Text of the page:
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Pharmacogenetic testing, where prescriptions are tailored to the individual patient based on his/her genetic makeup, increases the ability to predict individual drug response. However, little is known about the prevalence of clinically actionable pharmacogenes in diverse populations. This study seeks to assess the prevalence of select drug-gene alleles that are implicated in the metabolism of commonly prescribed drugs, so-called Very Important Pharmacogenes (VIPs). The results of this study will fill in the gaps of knowledge of VIPs in underrepresented populations and characterize their potential risk for drug adverse events or due to their underlying genetic polymorphisms, especially in patients of Asian, Hawaiian or Marshallese, or Samoan descent.

The Ensemble genome browser was used to compare the frequencies of three major single nucleotide polymorphisms (SNPs) in the cytochrome P450 subfamily 2 class 19 (CYP2C19) in European (EUR) with our studied populations. Specially, SNPs of interest included rs4244285 G>A, rs4986893 G>A, and rs12248560 C>T, for CYP2C19*2, *3, and *17, respectively. In this cross-sectional study, chi-square or Fisher’s exact test was used, when appropriate, with P < 0.05 for significance.

Biobank DNA samples of 1064 participants were used to calculate genotype and allele frequencies for our population groups. The sample was distributed across six self-reported ethnicities; Filipino (21.61%), Japanese (19.73%), Korean (9.77%), Hawaiian (14.84%), Marshallese (15.13%), and Samoan (18.89%). In each ethnicity from our population, the distributions of allele and genotype frequencies of the CYP2C19 *2 (rs4244285 G>A), *3 (rs4986893 G>A), and *17 (rs12248560 C>T) variants were significantly different from EUR.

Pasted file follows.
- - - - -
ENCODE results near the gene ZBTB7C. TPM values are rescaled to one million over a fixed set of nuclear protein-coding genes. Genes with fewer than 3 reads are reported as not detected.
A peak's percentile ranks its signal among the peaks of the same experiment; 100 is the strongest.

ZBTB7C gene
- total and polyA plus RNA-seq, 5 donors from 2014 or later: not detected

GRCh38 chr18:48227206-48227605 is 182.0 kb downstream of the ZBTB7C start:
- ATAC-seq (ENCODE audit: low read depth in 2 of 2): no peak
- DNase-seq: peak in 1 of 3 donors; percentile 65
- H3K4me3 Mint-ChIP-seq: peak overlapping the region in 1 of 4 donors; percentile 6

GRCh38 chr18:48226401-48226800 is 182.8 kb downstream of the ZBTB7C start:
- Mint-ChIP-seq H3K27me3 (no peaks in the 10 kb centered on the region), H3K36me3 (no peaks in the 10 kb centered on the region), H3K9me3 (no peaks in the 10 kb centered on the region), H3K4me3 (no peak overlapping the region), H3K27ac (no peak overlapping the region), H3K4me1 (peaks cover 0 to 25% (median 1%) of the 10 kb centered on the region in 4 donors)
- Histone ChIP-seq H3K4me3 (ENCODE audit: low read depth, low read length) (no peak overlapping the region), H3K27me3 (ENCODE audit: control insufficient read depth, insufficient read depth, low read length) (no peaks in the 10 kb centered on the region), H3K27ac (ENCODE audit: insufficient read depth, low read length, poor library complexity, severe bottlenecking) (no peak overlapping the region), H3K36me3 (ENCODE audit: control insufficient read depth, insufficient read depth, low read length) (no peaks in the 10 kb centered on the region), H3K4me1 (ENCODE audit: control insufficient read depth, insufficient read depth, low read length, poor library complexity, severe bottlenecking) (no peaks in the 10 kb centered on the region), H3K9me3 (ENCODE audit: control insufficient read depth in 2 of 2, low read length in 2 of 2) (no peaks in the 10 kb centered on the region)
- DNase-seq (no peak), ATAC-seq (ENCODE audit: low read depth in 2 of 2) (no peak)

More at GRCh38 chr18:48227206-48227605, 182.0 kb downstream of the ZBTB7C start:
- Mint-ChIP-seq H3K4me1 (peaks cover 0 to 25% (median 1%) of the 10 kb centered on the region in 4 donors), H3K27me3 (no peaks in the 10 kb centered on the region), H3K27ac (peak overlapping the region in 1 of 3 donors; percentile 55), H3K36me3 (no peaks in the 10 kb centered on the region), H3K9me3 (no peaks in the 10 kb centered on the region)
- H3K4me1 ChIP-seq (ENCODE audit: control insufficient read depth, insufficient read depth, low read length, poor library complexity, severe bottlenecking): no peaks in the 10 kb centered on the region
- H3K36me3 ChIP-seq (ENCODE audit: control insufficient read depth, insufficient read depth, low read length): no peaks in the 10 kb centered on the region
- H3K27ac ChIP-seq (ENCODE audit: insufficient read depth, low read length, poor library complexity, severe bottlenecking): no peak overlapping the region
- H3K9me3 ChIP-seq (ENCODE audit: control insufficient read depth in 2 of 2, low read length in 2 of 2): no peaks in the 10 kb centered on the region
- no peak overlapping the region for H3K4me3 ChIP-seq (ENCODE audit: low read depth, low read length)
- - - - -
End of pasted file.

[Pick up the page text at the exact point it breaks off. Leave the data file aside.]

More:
The overall loss-of-function allele (A) frequencies of *2 (rs4244285 G>A) and *3 (rs4986893 G>A) were significantly higher in our population groups (25%-36% and 2.5%-10%, respectively) than EUR (15%, and 0%, respectively). In contrast, the overall increased function allele (T) frequencies of *17 (rs12248560 C>T) were significantly higher in EUR (22.5%) than in our population (1%-6%). In conclusion, our results are consistent with published reports of Asian populations are enriched with the reduced or loss of function alleles of CYP2C19 compared with EUR.

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Pharmacogenomics, Single Nucleotide Polymorphism (SNP), Very Important Pharmacoges (VIPs), Cytochrome P450 subfamily 2 class 19 (CYP2C19)


Other Pharmacy and Pharmaceutical Sciences

Faculty Advisor/Mentor

Youssef Roman

Is Part Of

VCU Graduate Research Posters

Frequency of Genetic Polymorphisms of CYP2C19 in Native Hawaiian, and Asian and Pacific Islander Subgroups: Implications for Personalized Medicine